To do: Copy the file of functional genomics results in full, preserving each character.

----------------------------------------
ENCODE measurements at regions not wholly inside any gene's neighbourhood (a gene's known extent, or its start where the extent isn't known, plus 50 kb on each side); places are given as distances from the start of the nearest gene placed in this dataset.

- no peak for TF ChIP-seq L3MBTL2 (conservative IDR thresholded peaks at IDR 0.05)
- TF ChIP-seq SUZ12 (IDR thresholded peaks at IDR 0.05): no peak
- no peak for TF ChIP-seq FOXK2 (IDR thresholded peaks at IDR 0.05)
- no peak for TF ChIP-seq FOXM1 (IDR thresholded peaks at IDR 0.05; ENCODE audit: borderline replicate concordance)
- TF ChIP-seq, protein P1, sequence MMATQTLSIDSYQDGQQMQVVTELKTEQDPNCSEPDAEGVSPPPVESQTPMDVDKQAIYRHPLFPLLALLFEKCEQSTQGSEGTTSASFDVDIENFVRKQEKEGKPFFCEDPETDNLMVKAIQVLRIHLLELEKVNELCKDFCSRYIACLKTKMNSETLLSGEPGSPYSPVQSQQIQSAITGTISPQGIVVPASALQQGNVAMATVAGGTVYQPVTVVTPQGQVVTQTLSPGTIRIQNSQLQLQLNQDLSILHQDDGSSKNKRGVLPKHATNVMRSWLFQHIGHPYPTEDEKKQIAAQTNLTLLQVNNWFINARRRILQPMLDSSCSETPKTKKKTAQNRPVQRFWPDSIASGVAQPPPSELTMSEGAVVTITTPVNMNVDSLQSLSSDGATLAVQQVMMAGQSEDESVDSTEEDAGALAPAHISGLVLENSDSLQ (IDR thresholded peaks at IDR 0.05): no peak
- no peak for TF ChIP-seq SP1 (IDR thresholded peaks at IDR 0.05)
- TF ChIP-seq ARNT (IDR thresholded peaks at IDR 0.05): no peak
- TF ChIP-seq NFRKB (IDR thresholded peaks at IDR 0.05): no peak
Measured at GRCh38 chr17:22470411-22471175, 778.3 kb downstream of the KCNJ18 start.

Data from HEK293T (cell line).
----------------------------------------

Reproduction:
ENCODE measurements at regions not wholly inside any gene's neighbourhood (a gene's known extent, or its start where the extent isn't known, plus 50 kb on each side); places are given as distances from the start of the nearest gene placed in this dataset.

- no peak for TF ChIP-seq L3MBTL2 (conservative IDR thresholded peaks at IDR 0.05)
- TF ChIP-seq SUZ12 (IDR thresholded peaks at IDR 0.05): no peak
- no peak for TF ChIP-seq FOXK2 (IDR thresholded peaks at IDR 0.05)
- no peak for TF ChIP-seq FOXM1 (IDR thresholded peaks at IDR 0.05; ENCODE audit: borderline replicate concordance)
- TF ChIP-seq, protein P1, sequence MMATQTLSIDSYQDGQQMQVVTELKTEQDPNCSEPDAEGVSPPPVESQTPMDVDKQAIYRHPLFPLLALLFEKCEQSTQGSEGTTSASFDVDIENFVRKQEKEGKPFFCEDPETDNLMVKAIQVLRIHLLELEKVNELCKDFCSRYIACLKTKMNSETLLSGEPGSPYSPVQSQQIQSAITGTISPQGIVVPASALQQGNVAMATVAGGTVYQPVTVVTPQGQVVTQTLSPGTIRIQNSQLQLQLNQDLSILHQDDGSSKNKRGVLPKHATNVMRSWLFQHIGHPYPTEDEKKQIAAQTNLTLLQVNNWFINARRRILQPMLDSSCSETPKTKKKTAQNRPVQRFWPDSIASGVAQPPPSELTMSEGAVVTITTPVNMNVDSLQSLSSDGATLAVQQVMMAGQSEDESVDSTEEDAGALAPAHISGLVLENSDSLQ (IDR thresholded peaks at IDR 0.05): no peak
- no peak for TF ChIP-seq SP1 (IDR thresholded peaks at IDR 0.05)
- TF ChIP-seq ARNT (IDR thresholded peaks at IDR 0.05): no peak
- TF ChIP-seq NFRKB (IDR thresholded peaks at IDR 0.05): no peak
Measured at GRCh38 chr17:22470411-22471175, 778.3 kb downstream of the KCNJ18 start.

Data from HEK293T (cell line).